Tell us a little about yourself?
I have lived in three countries, have a love for all furry creatures, and is a proud dog mum, I fell in love with books and learning when my mother took me to the bookshop, where I worked in each school holiday.
I grew up wanting to understand and help people; this led me to study medical radiations and then psychology. Through my academic journey, I took an interest in Organisational Psychology because I recognised how impactful the relationship between an individual’s professional and personal lives are. I started my professional career as a recruitment consultant and have now become an executive assistant to the lovely CEO Kris Grant at the ASPL Group.
Who are the women who have inspired you the most in your life?
Hands down the most prominent woman would be my mother, who has had a life that Hollywood would love a script from. Her strength and courage inspire me to no end, she is constantly open to learning and strives to nurture the people around her effortlessly. There is so much gratitude I feel for her because we both grow, learn, and support each other every day.
The other woman that comes to mind is Esther Perel, who is a therapist, author, speaker, and podcaster. She is an expert on relationships, listening to her talks and interviews speaks to my passion for psychology, and passion to understand myself deeply as well as the people around me. To quote Esther: “The quality of our relationships determines the quality of our lives. I believe that human connection has transformative power in all aspects of our lives.” – E.P.
Helena Morrissey the author and A Good Time to Be a Girl: A Guide to Thriving at Work & Living Well, this book helped me articulate thoughts and exposed me to so many great ideas. Helena draws on her experience as a City CEO, mother of nine, and founder of the influential 30% Club which campaigns for gender-balanced UK company boards, her manifesto for new ways of working, living, loving, and raising families is for everyone, not just women.
And finally (but not the last by any means) on my list, Whitney Cummings a stand-up comedian, actress, producer, writer, director, and podcaster. She is the most authentic person when it comes to the act of women empowering women. Listening to her podcast (Good for you), I realised how female relationships can sometimes be emotionally combative and competitive. This is something I struggle with as I have no competitive bone in my body. She shared the idea of aspirational competition which resonated with me. The idea that competition shouldn’t be at the expense of others it can come from a place of abundance. That you can be the best and know there is space for others at the top, to support, encourage, growth, and thriving together is possible.
Why do you think it’s important to increase the number of women in business, particularly in leadership roles?
Ruth Bader Ginsburg said, “When I’m sometimes asked when will there be enough women on the supreme court? And I say ‘When there are nine.’ People are shocked. But there’d been nine men, and nobody’s ever raised a question about that.”
This is why I think it is important to have women in leadership roles, women have been underrepresented in areas of leadership. It’s important to continue to invite and provide opportunities for women to step into these roles as it brings valuable insights, ideas to the table.
What more can be done to support women in male-dominated industries?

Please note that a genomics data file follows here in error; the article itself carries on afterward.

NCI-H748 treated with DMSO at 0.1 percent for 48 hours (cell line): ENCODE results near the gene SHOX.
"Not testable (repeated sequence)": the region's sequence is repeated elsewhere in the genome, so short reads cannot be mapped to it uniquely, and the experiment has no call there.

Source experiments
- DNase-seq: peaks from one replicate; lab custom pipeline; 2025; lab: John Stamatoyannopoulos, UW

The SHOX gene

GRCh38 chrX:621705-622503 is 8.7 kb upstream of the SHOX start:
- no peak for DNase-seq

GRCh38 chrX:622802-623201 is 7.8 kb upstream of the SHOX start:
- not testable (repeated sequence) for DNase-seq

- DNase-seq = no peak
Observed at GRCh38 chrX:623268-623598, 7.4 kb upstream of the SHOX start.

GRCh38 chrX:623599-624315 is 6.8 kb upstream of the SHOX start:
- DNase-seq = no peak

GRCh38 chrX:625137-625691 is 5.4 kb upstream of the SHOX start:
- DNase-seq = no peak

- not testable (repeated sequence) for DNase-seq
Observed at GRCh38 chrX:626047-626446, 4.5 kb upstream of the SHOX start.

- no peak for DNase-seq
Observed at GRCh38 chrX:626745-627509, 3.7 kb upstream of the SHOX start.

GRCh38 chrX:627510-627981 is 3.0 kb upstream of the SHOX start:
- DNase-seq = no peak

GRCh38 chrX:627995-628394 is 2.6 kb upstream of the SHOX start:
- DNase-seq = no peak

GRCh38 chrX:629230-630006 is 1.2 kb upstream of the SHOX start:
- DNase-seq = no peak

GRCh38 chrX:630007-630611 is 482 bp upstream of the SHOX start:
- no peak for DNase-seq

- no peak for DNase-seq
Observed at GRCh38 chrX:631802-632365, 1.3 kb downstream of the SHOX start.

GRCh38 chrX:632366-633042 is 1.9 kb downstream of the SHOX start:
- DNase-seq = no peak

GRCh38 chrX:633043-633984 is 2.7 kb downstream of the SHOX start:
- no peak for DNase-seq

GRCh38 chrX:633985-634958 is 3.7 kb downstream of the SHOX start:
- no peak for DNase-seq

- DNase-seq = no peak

I am a strong believer in creating dialogue and opportunities. Dialogues around what is keeping women from entering these industries, identifying what can be done, and creating solutions to support and encourage change.
What further steps can be implemented to encourage women supporting women?
The things that I strive to do myself is to come to this space with authenticity, collaboration, and action. What I mean is that I authentically want to see people achieve their goals and celebrate their successes, there is no need or feeling of competition or jealousy. To empower comes from a place of abundance and support. I would love to see more women collaborate and become mentors to the next generation. There are unique challenges that women face in the world; sharing knowledge and guidance can be so transformational. Finally, to put these ideas and thoughts into action, creating tangible and lasting change.
How would you describe your current thinking about diversity and inclusion?
Personally, being born in India, growing up in New Zealand, and then moving once more to Australia I can safely say that more needs to be done when it comes to diversity and inclusion.
There are still attitudes, ideas, and behaviours that occur which are deeply questionable and overall harmful. I have seen people feel less than because of cultural differences and have had to overcome prejudice myself.
I do acknowledge that there are spaces that have done amazing work to promote and actively participate in increasing diversity and inclusion. I would like to see more of an emphasis on empowering people by respecting and appreciating what makes them different, in terms of age, gender, ethnicity, religion, disability, sexual orientation, education, and national origin.
When organisations and people in positions of power participate in educating themselves and implementing practices in which different groups or individuals having different backgrounds are culturally and socially accepted, welcomed, and equally treated, it can encourage many others to take part and I would personally like to see happen more.
Would you like to tell us a bit more about your thoughts/ comments?
This is a great initiative and I would like more people to continue to contribute and share their thoughts.